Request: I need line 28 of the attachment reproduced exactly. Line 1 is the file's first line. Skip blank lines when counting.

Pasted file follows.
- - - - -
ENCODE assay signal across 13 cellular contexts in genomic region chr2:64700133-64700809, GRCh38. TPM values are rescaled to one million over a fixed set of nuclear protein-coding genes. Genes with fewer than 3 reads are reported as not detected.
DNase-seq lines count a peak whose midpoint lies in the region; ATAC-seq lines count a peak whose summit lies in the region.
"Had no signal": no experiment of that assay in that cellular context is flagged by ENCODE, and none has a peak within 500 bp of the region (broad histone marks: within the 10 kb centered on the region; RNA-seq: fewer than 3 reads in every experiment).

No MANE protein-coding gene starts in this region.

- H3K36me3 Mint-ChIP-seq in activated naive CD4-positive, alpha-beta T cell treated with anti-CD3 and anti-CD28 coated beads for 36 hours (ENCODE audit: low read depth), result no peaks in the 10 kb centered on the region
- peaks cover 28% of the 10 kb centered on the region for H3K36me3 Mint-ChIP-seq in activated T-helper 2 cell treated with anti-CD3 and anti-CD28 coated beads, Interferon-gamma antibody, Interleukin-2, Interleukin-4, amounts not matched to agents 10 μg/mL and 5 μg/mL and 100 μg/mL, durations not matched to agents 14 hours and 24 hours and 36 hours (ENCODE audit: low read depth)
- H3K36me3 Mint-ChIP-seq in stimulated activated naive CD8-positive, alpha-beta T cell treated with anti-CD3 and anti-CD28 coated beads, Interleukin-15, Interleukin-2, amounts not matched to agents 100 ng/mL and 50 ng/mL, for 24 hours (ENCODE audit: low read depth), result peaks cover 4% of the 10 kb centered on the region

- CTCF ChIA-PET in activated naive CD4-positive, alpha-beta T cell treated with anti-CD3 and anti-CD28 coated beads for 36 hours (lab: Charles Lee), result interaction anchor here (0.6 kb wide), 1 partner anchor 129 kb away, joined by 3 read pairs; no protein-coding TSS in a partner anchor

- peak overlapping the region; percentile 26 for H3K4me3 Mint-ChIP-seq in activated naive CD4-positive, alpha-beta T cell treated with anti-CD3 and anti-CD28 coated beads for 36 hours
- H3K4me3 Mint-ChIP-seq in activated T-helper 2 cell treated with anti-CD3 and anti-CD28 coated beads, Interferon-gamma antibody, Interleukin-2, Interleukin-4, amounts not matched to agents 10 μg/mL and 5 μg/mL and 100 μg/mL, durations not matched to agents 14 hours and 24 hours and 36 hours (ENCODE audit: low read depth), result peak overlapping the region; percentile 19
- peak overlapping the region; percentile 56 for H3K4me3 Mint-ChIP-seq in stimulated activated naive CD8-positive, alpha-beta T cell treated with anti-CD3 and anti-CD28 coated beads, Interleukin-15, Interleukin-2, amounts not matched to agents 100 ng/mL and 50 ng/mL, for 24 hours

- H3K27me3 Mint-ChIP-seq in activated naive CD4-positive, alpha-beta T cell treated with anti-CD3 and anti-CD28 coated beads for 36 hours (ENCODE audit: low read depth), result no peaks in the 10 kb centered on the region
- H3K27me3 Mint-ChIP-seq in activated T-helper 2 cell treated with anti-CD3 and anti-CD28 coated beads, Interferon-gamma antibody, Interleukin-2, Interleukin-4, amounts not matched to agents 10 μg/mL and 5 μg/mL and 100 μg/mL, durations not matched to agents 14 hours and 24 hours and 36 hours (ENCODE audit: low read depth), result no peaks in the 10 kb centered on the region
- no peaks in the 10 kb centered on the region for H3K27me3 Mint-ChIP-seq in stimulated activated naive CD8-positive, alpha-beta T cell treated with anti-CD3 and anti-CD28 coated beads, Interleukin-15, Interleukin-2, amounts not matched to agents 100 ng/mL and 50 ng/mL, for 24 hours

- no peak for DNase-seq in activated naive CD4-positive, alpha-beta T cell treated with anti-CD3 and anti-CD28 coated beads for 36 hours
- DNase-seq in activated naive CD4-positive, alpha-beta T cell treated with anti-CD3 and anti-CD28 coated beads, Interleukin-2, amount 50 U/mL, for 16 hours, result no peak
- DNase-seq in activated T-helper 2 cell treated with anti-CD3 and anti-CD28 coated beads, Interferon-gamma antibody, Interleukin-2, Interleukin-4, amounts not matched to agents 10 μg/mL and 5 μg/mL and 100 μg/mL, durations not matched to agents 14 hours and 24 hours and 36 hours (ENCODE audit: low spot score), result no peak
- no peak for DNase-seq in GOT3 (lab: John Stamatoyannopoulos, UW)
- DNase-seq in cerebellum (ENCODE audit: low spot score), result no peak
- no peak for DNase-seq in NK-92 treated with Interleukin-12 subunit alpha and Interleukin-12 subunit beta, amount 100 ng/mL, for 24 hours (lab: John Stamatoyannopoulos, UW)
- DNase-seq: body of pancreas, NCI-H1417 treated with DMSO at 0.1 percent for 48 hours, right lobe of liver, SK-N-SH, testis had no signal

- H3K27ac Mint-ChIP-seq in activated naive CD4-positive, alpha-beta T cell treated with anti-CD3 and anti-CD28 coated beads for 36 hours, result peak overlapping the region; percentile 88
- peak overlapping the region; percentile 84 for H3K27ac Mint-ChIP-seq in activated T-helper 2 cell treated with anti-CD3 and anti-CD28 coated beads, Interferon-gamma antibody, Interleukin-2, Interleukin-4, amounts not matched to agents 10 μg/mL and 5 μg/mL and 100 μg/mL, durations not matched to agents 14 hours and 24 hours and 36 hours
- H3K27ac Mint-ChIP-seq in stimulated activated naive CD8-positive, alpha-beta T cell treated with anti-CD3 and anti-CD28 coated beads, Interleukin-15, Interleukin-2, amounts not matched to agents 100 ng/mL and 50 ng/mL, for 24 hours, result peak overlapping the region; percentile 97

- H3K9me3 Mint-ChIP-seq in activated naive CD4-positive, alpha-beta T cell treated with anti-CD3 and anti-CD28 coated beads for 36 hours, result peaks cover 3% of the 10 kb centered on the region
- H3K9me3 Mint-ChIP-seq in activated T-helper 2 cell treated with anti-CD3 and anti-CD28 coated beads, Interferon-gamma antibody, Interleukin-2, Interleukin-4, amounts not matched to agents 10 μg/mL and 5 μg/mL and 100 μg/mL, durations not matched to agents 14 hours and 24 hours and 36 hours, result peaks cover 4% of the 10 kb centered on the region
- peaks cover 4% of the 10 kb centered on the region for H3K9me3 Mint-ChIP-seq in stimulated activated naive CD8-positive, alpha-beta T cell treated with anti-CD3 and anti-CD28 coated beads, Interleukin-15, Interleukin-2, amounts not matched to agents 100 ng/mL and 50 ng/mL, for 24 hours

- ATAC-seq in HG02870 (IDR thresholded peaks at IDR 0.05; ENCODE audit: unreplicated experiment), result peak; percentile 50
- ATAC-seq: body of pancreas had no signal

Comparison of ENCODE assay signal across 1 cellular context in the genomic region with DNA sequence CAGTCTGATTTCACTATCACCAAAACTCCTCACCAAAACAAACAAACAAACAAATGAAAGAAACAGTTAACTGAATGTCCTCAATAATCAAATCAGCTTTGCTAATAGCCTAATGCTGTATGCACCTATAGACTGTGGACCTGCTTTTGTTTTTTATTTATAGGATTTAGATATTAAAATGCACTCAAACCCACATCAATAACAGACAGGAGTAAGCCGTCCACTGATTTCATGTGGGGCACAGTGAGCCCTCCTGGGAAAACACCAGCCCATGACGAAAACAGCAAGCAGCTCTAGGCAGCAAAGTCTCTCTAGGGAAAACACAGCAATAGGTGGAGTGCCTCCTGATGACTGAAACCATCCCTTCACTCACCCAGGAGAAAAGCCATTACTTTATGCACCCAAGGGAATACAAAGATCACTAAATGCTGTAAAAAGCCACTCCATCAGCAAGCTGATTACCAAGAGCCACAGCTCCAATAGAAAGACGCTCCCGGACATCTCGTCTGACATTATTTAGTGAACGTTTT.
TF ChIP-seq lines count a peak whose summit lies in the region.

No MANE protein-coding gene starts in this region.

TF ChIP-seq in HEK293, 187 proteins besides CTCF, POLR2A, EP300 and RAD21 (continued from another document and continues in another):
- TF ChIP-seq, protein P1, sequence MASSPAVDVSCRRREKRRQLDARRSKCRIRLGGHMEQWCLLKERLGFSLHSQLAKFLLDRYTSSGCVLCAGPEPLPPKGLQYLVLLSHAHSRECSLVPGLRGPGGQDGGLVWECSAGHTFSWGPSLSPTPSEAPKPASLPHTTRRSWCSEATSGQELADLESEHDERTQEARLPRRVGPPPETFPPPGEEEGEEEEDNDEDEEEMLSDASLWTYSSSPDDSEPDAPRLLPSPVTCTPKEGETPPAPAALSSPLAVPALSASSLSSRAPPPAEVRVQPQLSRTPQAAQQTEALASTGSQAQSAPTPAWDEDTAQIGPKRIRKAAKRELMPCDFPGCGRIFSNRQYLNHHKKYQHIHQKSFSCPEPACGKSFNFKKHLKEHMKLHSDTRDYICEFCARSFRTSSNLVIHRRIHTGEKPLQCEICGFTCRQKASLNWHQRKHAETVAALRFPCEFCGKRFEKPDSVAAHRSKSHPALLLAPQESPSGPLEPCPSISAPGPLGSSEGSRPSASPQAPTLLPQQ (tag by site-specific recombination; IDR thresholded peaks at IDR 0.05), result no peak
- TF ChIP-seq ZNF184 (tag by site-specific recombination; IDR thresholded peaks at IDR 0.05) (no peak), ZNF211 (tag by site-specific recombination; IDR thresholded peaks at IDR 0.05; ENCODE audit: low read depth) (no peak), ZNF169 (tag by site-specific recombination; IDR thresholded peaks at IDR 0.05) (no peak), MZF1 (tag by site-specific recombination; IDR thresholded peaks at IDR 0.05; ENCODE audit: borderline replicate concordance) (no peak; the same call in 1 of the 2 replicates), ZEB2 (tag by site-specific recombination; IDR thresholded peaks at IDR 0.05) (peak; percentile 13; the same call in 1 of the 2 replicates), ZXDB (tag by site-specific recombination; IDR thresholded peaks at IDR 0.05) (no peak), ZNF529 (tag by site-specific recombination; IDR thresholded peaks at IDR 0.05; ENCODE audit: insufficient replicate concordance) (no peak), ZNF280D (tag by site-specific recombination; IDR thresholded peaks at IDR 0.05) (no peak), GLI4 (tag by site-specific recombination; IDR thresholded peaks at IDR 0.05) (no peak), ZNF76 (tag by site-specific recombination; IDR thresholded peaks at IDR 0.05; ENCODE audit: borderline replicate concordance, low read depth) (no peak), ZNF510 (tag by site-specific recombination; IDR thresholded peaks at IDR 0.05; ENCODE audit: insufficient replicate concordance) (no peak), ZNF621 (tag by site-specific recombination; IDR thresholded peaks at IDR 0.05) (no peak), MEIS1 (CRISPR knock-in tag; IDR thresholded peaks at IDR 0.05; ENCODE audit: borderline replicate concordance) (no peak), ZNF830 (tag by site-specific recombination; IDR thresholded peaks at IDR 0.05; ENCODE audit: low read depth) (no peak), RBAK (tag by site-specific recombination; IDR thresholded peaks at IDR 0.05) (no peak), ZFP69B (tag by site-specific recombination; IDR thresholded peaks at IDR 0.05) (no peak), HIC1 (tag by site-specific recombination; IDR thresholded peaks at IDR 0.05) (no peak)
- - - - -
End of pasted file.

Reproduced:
- ATAC-seq in HG02870 (IDR thresholded peaks at IDR 0.05; ENCODE audit: unreplicated experiment), result peak; percentile 50